The connecting doors through main and wing wards, and between the wards, chapel and office building are constructed of wood, substantially covered on each side with heavy sheet iron [illegible] having been practically demonstrated that doors so constructed withstand the head more successfully than do those constructed wholly of wrought iron, which warp when exposed to the fire, forming orifices which create a draught, forcing the flame through the openings thus made.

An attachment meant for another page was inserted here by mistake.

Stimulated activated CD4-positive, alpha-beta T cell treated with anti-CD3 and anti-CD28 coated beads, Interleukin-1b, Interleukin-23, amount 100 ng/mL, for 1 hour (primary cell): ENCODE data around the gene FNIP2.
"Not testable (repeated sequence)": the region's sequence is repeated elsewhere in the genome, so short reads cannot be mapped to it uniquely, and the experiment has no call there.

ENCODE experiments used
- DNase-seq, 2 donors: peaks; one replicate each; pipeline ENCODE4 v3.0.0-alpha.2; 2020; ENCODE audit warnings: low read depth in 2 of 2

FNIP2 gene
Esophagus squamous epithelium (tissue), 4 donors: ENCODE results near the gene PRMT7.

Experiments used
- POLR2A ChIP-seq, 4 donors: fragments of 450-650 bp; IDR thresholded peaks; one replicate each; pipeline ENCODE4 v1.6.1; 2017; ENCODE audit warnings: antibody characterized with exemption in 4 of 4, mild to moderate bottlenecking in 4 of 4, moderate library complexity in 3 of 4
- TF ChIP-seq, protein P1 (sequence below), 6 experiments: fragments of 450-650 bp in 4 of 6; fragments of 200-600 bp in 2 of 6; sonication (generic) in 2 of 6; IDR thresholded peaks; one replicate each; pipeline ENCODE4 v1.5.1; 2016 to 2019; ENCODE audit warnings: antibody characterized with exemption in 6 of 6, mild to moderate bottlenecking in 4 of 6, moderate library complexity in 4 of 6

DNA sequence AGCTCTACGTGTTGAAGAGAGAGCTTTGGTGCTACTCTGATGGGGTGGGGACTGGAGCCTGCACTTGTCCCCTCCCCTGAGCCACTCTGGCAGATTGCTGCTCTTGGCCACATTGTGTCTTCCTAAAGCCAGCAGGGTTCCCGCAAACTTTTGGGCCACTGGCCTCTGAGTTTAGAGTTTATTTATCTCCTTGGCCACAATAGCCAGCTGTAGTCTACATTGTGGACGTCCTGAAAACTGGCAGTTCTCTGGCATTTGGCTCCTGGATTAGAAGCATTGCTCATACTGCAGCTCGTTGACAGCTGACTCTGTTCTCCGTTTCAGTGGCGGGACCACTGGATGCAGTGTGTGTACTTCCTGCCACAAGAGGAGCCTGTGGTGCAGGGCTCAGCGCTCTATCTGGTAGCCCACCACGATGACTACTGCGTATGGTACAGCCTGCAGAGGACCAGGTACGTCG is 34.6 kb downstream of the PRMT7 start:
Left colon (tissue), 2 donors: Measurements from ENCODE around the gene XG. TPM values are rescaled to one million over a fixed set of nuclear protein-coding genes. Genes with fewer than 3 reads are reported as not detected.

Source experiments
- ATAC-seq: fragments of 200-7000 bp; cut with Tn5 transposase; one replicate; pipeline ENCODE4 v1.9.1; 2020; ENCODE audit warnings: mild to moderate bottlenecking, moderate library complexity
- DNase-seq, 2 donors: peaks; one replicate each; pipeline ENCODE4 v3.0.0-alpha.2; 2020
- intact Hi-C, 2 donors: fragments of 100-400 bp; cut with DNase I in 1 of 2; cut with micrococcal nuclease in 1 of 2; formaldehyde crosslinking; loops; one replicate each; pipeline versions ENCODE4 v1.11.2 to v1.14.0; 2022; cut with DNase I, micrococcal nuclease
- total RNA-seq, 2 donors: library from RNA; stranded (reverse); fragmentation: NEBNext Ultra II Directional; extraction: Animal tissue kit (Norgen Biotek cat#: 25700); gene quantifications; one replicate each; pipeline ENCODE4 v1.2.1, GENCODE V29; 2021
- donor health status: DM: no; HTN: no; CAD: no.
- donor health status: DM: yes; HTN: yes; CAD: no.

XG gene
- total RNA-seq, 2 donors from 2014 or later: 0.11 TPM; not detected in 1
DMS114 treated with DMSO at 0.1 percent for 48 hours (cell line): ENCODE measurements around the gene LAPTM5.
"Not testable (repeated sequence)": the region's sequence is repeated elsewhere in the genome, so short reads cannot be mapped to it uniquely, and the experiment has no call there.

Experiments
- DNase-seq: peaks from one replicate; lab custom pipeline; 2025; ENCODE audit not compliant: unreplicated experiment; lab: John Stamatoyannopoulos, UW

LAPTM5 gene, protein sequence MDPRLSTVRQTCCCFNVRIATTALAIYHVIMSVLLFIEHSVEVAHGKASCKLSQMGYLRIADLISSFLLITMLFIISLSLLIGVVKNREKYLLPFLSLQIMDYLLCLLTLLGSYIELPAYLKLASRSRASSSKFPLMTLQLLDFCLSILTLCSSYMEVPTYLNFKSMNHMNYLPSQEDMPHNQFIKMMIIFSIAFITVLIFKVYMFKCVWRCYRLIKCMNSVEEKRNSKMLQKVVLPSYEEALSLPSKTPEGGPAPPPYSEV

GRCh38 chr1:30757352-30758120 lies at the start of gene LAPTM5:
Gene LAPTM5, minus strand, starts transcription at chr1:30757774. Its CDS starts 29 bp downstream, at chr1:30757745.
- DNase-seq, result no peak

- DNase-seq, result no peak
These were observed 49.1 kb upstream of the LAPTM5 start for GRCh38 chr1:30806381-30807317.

The building is headed by the hot air system, seven of W.H. Moore’s patent hot air furnaces being placed in the basement for that purpose.  The reasons for adopting this character of furnace are these: Economy in its original cost, the small expense necessary to keep it in repair, and the fact that its actual running expenses are much less, it requiring no skilled labor in its care and management.  The commissioners are also satisfied that they will require less fuel than any other style of furnace, for the reason that its means of transmitting heat are direct, none being wasted by contact with foreign substances.  The cold air is taken directly form the outside of the building and conveyed to the expansive chambers through what is called the cold air duct, and there heated to any degree of temperature desired, and from thence conveyed through large metallic tubes to all parts of the building, and discharged at the floor through ornamental iron registers.  The apparatus is so arranged that the heat can be easily regulated or entirely shut off from any or all apartments if necessary.